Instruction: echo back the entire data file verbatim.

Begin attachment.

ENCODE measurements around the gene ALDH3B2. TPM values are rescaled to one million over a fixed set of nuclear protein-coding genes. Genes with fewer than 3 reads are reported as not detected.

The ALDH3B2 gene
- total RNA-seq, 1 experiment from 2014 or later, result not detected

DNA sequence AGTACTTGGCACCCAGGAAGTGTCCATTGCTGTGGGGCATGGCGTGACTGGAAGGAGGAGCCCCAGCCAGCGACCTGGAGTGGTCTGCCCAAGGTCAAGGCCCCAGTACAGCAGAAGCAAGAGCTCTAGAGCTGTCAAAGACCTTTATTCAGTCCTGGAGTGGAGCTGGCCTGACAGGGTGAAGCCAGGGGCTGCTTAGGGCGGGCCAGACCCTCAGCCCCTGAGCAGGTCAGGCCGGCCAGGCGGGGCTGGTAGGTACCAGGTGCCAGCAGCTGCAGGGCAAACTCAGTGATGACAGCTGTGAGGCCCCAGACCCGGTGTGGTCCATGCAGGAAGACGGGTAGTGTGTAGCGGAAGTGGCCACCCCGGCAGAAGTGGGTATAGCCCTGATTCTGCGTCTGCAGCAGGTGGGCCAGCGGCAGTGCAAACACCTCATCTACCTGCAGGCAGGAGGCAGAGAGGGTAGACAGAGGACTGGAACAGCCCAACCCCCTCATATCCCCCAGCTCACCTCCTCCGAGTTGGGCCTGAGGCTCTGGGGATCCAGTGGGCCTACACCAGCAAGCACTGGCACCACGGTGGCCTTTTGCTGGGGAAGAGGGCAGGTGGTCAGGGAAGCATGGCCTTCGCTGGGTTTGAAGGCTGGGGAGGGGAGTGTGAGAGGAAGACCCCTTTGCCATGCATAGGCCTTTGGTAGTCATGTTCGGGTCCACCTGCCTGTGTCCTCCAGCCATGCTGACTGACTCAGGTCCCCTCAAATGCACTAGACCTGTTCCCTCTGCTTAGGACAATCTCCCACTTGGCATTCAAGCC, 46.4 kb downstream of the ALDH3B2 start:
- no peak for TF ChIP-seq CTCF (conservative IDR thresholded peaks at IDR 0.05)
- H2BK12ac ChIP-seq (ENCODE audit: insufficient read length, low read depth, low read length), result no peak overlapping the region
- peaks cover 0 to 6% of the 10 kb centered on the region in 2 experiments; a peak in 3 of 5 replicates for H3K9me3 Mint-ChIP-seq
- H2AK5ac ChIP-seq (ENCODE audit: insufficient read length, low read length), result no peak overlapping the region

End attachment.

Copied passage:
ENCODE measurements around the gene ALDH3B2. TPM values are rescaled to one million over a fixed set of nuclear protein-coding genes. Genes with fewer than 3 reads are reported as not detected.

The ALDH3B2 gene
- total RNA-seq, 1 experiment from 2014 or later, result not detected

DNA sequence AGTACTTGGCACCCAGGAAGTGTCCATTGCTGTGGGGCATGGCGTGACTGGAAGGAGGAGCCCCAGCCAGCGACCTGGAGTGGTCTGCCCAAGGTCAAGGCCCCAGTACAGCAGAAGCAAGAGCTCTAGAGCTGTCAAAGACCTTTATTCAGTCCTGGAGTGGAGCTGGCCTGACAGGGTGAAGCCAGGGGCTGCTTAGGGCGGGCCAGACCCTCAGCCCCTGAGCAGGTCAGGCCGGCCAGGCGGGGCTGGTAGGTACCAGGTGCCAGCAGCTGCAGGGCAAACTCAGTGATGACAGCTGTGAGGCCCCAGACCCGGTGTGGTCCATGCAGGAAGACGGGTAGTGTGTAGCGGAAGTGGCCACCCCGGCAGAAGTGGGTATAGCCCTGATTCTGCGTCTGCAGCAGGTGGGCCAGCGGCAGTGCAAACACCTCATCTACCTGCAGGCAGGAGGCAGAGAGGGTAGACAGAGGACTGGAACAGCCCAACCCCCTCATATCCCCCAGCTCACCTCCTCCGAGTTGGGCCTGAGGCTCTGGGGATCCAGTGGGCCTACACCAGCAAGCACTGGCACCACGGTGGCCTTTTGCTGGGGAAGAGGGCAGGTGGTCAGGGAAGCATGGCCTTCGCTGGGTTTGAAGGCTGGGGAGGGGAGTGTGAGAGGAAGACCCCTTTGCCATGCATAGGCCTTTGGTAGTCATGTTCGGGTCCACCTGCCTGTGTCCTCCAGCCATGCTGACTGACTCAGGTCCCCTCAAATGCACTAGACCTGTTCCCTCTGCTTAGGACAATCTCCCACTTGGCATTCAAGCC, 46.4 kb downstream of the ALDH3B2 start:
- no peak for TF ChIP-seq CTCF (conservative IDR thresholded peaks at IDR 0.05)
- H2BK12ac ChIP-seq (ENCODE audit: insufficient read length, low read depth, low read length), result no peak overlapping the region
- peaks cover 0 to 6% of the 10 kb centered on the region in 2 experiments; a peak in 3 of 5 replicates for H3K9me3 Mint-ChIP-seq
- H2AK5ac ChIP-seq (ENCODE audit: insufficient read length, low read length), result no peak overlapping the region